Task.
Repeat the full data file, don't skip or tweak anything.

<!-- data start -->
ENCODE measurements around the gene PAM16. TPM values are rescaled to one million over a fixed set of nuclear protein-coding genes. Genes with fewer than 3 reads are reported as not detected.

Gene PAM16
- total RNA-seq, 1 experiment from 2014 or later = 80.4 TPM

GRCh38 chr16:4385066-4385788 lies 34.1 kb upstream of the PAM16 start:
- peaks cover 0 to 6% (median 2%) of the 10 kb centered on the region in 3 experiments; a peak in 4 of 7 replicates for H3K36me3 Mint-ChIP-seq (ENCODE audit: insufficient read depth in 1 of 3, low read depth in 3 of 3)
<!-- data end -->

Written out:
ENCODE measurements around the gene PAM16. TPM values are rescaled to one million over a fixed set of nuclear protein-coding genes. Genes with fewer than 3 reads are reported as not detected.

Gene PAM16
- total RNA-seq, 1 experiment from 2014 or later = 80.4 TPM

GRCh38 chr16:4385066-4385788 lies 34.1 kb upstream of the PAM16 start:
- peaks cover 0 to 6% (median 2%) of the 10 kb centered on the region in 3 experiments; a peak in 4 of 7 replicates for H3K36me3 Mint-ChIP-seq (ENCODE audit: insufficient read depth in 1 of 3, low read depth in 3 of 3)